2

Genetic dissection of the exit of pluripotency in mouse embryonic stem cells by CRISPR-based screening

Li, Meng January 2018 (has links)
The ground state naive pluripotency is established in the epiblast of the blastocyst and can be captured by culturing mouse embryonic stem cells (mESCs) with MEK and GSK3 inhibitors (2i). The transcription network that maintains pluripotency has been extensively studied with the indispensable core factors being Oct4, Sox2 and Nanog, together with other ancillary factors reinforcing the network. However, how this network is dissolved at the onset of differentiation is still not fully understood. To identify genes required for differentiation in an unbiased fashion, I conducted a genome-wide CRISPR-Cas9-mediated screen in Rex1GFPd2 mESCs. This cell line expresses GFP specifically in the naive state and rapidly down-regulate upon differentiation. I differentiated mutagenised mESCs for two days and sorted mutants that kept higher GFP expression. gRNA representation was subsequently analysed by sequencing. I identified 563 and 8 genes whose mutants showed delayed and accelerated differentiation, respectively, at a false discovery rate (FDR) cutoff of 10%. The majority of the previously known genes were identified in my screen, suggesting faithful representation of genes regulating differentiation. Detailed screening result analysis revealed a comprehensive picture of pathways involved in the dissolution of naive pluripotency. Amongst the genes identified are 19 mTORC1 regulators and components of the mTORC2 complex. Deficiency in the TSC and GATOR complexes resulted in mTORC1 upregulation in consistent with previous studies. However, they showed opposite phenotype during ESC differentiation: TSC complex knockout cells showed delayed differentiation, whereas GATOR1 deficiency accelerated differentiation I found that the pattern of GSK3b phosphorylation is highly correlated with differentiation phenotype. I conclude that mTORC1 is involved in pluripotency maintenance and differentiation through cross-talk with the Wnt signalling pathway. My screen has demonstrated the power of CRISPR-Cas9-mediated screen and provided further insights in biological pathways involved in regulating differentiation. It would be interesting to explore the remaining unstudied genes for better understanding of the mechanisms underlying mESC differentiation.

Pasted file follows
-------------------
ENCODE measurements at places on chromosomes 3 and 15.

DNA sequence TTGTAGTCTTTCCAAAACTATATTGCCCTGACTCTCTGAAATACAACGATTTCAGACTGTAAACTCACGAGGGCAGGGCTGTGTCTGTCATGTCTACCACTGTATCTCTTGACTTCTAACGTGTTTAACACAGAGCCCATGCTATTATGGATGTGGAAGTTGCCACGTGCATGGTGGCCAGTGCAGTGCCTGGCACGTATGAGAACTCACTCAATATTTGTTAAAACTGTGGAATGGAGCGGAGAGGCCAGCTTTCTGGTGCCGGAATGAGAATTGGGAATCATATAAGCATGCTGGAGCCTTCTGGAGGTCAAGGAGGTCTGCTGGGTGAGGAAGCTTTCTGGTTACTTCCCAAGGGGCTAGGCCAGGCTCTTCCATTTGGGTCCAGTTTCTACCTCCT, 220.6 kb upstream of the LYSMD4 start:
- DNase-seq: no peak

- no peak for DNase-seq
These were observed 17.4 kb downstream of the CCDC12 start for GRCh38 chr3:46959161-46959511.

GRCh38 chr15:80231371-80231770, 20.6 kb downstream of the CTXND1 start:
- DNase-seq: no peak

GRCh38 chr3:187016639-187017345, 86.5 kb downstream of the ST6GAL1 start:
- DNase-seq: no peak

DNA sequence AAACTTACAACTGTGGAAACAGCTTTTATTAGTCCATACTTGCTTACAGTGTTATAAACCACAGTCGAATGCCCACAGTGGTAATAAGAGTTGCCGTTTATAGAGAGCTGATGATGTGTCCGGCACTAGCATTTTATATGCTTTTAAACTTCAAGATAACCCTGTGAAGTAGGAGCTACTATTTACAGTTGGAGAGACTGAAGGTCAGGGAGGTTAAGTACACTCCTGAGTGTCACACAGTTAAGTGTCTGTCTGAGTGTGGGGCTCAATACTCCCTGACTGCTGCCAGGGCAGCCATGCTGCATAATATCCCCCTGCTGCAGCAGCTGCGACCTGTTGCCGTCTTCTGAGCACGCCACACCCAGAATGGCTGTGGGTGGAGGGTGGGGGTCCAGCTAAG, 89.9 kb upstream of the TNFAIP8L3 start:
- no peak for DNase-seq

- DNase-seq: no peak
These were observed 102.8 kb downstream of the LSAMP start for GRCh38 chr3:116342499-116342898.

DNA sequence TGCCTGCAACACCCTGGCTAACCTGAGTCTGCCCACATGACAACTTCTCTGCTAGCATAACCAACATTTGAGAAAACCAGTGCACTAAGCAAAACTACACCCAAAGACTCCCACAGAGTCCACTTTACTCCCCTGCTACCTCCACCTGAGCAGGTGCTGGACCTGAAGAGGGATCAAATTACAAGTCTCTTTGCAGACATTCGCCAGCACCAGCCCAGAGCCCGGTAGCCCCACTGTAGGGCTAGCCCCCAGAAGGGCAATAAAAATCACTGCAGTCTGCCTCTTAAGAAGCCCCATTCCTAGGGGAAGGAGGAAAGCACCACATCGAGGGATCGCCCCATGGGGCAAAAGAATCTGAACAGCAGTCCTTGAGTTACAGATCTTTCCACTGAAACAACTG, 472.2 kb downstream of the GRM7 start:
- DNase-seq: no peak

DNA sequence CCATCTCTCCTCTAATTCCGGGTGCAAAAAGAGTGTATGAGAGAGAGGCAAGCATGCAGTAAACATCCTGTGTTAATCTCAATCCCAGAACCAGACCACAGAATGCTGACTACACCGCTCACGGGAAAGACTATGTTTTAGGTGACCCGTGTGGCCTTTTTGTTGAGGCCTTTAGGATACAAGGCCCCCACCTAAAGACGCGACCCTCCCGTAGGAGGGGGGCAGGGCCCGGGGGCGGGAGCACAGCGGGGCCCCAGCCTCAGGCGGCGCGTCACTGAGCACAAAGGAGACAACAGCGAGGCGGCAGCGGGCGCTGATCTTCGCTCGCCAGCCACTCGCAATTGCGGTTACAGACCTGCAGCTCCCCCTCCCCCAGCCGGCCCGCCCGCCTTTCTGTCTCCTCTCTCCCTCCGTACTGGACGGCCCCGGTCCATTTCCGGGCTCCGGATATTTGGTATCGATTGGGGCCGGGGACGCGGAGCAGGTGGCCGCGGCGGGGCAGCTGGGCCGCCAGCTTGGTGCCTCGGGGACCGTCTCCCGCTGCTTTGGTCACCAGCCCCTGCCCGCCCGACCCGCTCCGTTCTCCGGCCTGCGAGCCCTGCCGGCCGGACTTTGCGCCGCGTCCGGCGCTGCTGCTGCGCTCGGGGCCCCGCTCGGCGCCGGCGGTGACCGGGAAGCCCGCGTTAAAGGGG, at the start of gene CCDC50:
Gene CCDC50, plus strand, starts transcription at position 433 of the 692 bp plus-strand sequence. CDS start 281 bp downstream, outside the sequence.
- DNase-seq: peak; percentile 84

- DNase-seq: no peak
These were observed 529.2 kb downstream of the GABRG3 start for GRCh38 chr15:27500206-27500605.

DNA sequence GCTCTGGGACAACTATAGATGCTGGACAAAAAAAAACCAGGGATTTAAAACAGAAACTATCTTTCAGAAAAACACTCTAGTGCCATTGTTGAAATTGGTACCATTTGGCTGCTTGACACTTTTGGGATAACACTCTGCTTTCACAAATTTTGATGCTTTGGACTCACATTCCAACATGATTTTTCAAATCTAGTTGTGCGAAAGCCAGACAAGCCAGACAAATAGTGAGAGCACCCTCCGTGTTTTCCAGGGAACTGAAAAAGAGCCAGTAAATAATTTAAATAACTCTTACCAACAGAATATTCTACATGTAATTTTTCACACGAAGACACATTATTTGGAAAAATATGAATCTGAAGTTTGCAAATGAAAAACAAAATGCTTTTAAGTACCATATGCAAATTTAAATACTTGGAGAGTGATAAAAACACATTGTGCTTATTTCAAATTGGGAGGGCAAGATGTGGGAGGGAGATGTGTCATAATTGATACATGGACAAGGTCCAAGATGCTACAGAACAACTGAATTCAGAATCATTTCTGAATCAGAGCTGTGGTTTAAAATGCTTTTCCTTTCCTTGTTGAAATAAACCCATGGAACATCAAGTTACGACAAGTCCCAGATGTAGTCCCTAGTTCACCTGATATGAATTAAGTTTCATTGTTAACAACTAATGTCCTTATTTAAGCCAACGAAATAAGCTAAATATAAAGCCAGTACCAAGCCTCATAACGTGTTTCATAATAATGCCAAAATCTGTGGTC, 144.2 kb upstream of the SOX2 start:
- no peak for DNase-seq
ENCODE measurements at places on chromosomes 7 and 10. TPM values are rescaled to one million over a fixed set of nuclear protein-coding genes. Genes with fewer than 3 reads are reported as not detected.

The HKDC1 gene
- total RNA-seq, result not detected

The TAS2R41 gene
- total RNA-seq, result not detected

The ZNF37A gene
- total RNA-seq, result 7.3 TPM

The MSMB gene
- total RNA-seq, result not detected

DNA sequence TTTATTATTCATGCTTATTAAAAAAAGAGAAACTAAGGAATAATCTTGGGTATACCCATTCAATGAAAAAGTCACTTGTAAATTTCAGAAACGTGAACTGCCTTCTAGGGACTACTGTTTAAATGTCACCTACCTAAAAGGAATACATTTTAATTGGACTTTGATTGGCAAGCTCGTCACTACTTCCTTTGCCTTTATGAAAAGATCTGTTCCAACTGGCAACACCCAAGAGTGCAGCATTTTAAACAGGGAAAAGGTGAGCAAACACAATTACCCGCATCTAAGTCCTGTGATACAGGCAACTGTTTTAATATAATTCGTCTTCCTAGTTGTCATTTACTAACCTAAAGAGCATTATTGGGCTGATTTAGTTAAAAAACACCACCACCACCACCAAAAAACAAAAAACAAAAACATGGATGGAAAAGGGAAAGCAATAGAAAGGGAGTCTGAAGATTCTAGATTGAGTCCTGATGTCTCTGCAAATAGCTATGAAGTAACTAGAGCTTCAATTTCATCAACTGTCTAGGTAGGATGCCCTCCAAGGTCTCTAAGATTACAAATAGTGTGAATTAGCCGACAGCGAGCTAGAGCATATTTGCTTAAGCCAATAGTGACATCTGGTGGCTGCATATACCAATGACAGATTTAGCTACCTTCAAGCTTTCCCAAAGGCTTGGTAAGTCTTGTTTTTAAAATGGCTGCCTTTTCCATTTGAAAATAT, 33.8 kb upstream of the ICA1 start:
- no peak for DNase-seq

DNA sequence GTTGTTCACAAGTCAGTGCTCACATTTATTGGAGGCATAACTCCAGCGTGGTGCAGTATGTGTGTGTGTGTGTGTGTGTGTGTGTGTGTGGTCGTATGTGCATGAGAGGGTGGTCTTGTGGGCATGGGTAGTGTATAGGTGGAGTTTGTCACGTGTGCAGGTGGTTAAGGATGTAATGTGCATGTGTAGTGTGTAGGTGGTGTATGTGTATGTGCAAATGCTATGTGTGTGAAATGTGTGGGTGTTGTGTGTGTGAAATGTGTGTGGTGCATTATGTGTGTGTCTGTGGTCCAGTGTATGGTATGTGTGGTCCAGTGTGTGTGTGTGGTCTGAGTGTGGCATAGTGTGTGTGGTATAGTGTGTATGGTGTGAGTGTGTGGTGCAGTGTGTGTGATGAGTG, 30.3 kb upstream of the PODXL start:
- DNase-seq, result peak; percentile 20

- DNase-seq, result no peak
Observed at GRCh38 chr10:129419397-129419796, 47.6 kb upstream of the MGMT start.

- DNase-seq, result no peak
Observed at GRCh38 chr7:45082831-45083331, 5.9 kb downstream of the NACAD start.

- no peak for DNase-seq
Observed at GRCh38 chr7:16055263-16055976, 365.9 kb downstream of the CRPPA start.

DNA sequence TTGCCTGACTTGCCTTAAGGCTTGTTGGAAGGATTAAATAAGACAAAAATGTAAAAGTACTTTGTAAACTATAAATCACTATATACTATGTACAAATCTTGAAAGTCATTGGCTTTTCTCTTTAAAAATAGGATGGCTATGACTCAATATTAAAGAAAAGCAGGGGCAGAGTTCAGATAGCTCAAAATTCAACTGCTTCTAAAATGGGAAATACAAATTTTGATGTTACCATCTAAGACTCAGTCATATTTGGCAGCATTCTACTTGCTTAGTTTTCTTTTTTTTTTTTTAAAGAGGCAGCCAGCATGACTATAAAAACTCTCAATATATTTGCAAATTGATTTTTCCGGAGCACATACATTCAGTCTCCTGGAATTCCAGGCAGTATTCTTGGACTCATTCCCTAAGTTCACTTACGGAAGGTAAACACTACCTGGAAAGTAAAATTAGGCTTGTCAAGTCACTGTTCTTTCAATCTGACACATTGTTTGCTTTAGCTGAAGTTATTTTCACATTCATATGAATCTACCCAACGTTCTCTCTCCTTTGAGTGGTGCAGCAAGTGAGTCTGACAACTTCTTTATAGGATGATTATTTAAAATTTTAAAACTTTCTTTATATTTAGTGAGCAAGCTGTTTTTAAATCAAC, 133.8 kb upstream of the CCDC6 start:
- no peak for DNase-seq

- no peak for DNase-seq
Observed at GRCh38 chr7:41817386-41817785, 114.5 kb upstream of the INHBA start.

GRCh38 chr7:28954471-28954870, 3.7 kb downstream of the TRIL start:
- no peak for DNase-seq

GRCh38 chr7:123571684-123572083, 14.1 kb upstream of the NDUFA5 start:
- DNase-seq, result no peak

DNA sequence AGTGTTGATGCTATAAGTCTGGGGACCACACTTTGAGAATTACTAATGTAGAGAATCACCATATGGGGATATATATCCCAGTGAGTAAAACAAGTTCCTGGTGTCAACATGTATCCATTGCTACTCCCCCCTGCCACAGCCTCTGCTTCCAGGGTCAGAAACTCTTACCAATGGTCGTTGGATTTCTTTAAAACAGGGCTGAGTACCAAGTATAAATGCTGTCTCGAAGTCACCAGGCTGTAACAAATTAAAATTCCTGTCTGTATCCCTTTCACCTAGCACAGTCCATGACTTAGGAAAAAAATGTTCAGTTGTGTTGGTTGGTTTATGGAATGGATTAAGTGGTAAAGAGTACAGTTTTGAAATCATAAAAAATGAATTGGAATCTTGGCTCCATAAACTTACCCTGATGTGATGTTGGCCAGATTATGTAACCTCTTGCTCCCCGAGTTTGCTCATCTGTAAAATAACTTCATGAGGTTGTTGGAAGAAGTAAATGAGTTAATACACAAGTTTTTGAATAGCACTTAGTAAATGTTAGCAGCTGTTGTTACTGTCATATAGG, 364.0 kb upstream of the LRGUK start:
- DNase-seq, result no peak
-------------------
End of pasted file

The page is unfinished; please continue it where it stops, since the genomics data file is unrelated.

3

Determining the signalling pathways that govern human naive pluripotency

Myers, Samuel Philip January 2018 (has links)